magic, but not killed. What does a man do, when he has had only
one master, one purpose since childhood and that master rejects
him, and his purpose is gone?
Drink himself to death, for a first approximation, but there are
still the Iron Dogs, cast out as well, and equipped to do nothing
other than fight. On some level Hugh is still their leader, still
owes them his service. The men must eat and Hugh must crawl out
of the bottle long enough to see them settled and the enemies they
have made neutralized.
There is an honest-to-god castle in Kentucky that needs defenders,
a back to nature group of magic users who nonetheless are suspected
by their neighbors of horrible rites, none more so than their leader
Elara Harper. Perhaps there is a deal to be done there. But the
only alliance sufficiently binding is marriage, sham though it may
The dogs move out, but their troubles are only starting.
Honestly, has the Andrews team ever written a bad book? Taking a
failed adversary of Kate's, making him real and setting him on the
road to redemption (and love) was something I never expected, but
it works very well here, and we even get to see some favorite side
characters show up and not quite kill everyone. Lots of fun.
Admiral's Nemesis Part II (A Spineward Sectors Novel: Book 12)
by Luke Sky Wachter
Admiral's Fall (A Spineward Sectors Novel Book 13)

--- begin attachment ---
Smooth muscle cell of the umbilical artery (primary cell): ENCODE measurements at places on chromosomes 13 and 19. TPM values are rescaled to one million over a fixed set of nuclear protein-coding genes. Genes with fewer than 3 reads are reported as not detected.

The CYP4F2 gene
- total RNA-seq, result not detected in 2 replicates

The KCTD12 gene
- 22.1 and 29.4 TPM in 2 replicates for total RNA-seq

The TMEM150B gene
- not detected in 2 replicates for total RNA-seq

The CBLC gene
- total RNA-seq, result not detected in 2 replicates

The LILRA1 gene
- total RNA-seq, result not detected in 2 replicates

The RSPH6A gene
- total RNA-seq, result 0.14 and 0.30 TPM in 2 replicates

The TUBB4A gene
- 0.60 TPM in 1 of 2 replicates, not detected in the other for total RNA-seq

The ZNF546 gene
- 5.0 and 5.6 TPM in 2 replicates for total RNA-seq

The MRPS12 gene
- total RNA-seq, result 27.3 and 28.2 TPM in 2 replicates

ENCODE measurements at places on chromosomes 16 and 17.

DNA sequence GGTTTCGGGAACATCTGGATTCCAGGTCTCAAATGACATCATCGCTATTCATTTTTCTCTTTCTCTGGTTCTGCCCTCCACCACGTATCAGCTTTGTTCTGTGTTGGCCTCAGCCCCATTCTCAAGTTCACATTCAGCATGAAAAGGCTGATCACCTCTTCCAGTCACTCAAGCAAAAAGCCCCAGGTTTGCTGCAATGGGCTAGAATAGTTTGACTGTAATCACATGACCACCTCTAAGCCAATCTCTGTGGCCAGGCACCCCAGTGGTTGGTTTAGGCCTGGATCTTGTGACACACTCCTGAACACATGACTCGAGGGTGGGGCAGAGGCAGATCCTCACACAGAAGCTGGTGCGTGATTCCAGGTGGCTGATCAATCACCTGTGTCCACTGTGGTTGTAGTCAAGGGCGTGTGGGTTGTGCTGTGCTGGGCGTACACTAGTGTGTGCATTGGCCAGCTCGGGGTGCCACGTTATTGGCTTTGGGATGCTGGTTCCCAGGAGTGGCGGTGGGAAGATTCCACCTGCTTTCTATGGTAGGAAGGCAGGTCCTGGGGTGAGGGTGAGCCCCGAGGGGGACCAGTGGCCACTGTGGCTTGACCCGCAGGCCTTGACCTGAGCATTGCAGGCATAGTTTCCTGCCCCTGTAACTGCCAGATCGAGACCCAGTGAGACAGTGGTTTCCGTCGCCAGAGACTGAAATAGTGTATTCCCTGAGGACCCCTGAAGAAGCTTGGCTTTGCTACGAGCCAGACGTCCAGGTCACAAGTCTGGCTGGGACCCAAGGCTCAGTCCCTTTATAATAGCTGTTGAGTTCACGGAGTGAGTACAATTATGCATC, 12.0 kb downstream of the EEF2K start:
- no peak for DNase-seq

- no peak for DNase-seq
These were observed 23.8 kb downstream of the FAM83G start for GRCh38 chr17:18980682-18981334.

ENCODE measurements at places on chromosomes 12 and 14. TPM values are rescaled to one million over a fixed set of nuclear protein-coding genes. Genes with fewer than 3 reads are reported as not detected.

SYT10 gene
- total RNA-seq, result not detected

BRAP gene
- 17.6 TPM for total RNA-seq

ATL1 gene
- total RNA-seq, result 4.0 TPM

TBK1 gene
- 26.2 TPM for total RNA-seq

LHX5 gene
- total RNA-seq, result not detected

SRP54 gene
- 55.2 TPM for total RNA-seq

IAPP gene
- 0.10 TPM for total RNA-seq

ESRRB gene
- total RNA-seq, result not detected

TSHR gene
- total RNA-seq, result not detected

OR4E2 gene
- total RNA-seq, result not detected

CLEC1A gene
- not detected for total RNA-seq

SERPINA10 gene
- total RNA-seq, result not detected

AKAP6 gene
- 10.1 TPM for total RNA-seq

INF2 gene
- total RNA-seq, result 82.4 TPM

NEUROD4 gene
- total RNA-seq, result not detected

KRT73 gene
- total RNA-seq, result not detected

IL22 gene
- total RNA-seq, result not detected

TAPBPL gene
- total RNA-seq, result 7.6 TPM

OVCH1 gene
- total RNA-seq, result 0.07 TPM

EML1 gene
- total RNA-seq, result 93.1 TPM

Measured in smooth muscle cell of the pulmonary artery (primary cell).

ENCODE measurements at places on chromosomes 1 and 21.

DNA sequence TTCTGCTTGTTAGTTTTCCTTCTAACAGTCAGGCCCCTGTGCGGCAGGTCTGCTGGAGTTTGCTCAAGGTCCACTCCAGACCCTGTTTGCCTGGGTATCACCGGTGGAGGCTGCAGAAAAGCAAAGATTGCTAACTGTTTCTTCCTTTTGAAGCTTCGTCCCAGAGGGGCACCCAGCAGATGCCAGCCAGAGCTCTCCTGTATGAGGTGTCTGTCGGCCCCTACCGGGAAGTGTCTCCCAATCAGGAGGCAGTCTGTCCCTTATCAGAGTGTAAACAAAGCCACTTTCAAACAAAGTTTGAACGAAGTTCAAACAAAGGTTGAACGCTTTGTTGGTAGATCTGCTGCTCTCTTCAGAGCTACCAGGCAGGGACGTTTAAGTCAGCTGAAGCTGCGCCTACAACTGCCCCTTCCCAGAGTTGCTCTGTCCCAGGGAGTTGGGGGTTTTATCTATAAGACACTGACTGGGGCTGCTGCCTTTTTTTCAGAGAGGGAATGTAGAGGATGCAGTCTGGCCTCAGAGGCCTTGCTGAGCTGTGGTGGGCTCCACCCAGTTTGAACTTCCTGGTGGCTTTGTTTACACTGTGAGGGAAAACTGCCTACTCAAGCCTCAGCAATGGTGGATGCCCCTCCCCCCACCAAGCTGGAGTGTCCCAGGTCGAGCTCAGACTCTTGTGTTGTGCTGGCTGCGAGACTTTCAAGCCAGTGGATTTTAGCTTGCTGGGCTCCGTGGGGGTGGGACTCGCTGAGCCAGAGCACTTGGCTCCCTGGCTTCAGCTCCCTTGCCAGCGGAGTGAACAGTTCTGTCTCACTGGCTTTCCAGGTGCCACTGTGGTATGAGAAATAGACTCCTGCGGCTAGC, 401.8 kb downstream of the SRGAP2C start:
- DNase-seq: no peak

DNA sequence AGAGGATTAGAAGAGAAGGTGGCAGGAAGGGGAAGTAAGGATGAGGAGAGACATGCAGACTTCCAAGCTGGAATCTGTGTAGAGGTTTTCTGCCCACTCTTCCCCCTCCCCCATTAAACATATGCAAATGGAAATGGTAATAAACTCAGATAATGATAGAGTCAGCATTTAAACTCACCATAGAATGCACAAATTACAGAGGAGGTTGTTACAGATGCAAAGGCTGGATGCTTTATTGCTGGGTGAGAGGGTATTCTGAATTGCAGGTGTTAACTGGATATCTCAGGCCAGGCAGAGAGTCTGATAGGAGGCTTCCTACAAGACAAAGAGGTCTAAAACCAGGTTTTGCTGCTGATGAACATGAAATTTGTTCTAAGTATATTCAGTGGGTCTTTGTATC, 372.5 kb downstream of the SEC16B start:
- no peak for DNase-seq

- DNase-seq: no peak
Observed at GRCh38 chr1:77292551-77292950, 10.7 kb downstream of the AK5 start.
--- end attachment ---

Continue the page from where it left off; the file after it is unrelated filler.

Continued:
by Luke Sky Wachter
While the first book of these two is a "Part II", the pair actually
reads more like one story than the end of one storyline and the
start of another.
Jason Montagne and his Multi Sector Patrol fleet are at a crossroads.
Long abandoned by the old Confederation during the breakdown of the
Confederated Empire, the Spineward sectors are spinning up their
own government, and Montagne can either be a part of that.. or not.
The problem is that the only real tint of legitimacy coloring the
MSP during its actions is Montagne's commission as a Confederation
Admiral, ceremonial though it was. If he drops his technical
affiliation with the rump Confederation, he's just a guy with some
ships, at most the Admiral of the Tracto System Defense Force
operating under his wife's authority as Hold Mistress. Furthermore,
a large percentage of his forces are old Confederates, both recently
unfrozen, and Easy Haven assets, who will not serve after a break
with the Confederation.
And none of that considers that the new government will certainly
stab him in the back the first chance it gets even if he casts his
lot with them.
Unfortunately, it is not a time for quiet reflection and a leisurely
weighing of options because the Confederation has sold the Spine
to the Empire, ostensibly for non-payment of taxes, and both
Confederation and real Empire fleets are on the way.
Once again Jason fights and runs meetings that don't turn out at
all as planned, Spaulding is crazy (though now on the verge of
becoming a father figure), and Akantha is ruthless. Is it time for
Jason to finally become "The Tyrant Of Cold Space" in truth? For
Wachter continues to have his strengths, weaknesses and stylistic
quirks. The politics in both the old and new governments tend too
much towards lampooning the loopier US political and cultural trends,
and he should probably think about never using the word "smirk"
again (as should several indie authors, come to that), but the story
continues to entertain.
What's not in Columbia anymore..
What's not in Columbia anymore..